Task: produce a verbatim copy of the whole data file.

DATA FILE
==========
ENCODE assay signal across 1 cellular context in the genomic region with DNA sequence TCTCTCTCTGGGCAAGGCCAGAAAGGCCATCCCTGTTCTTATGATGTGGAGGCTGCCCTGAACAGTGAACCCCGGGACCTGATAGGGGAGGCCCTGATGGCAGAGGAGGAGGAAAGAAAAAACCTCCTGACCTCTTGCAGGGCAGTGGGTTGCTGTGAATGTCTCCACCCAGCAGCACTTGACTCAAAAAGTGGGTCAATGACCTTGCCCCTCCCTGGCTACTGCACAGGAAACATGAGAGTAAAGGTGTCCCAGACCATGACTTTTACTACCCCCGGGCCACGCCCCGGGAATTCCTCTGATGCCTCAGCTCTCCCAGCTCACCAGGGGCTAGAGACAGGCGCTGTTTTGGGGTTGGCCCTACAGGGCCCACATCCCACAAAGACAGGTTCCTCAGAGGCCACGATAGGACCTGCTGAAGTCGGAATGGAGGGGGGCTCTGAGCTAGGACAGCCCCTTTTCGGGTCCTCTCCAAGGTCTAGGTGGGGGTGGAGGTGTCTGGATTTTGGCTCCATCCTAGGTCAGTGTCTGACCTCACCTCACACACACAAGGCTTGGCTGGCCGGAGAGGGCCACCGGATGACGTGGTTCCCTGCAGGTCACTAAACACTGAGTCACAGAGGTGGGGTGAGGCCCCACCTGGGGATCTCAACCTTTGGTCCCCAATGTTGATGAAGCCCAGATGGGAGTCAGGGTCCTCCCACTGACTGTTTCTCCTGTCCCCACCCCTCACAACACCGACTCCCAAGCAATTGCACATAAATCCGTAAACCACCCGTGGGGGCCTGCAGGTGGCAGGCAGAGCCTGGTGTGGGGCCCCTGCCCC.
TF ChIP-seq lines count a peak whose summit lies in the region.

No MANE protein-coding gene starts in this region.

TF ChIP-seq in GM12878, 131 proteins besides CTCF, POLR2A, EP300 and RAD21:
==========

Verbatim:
ENCODE assay signal across 1 cellular context in the genomic region with DNA sequence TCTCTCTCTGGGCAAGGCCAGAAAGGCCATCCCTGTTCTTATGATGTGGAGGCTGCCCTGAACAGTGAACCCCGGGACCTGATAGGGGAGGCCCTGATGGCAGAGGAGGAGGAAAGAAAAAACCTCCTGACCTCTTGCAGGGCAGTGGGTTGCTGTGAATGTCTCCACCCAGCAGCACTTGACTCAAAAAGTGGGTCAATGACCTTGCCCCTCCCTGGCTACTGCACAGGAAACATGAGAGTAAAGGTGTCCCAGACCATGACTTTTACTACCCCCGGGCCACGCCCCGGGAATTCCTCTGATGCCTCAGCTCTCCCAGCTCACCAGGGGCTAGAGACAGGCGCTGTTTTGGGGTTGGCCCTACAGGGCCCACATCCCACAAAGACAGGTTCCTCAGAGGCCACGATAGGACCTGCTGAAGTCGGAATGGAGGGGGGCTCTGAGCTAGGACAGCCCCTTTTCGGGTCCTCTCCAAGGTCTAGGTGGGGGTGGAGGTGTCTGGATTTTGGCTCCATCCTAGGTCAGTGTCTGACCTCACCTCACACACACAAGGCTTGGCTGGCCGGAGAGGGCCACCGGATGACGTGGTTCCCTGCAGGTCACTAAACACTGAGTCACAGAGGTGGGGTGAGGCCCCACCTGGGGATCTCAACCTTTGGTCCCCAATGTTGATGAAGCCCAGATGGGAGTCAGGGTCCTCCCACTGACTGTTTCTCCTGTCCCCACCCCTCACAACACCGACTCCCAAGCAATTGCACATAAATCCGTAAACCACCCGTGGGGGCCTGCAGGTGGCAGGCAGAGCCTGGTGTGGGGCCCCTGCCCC.
TF ChIP-seq lines count a peak whose summit lies in the region.

No MANE protein-coding gene starts in this region.

TF ChIP-seq in GM12878, 131 proteins besides CTCF, POLR2A, EP300 and RAD21: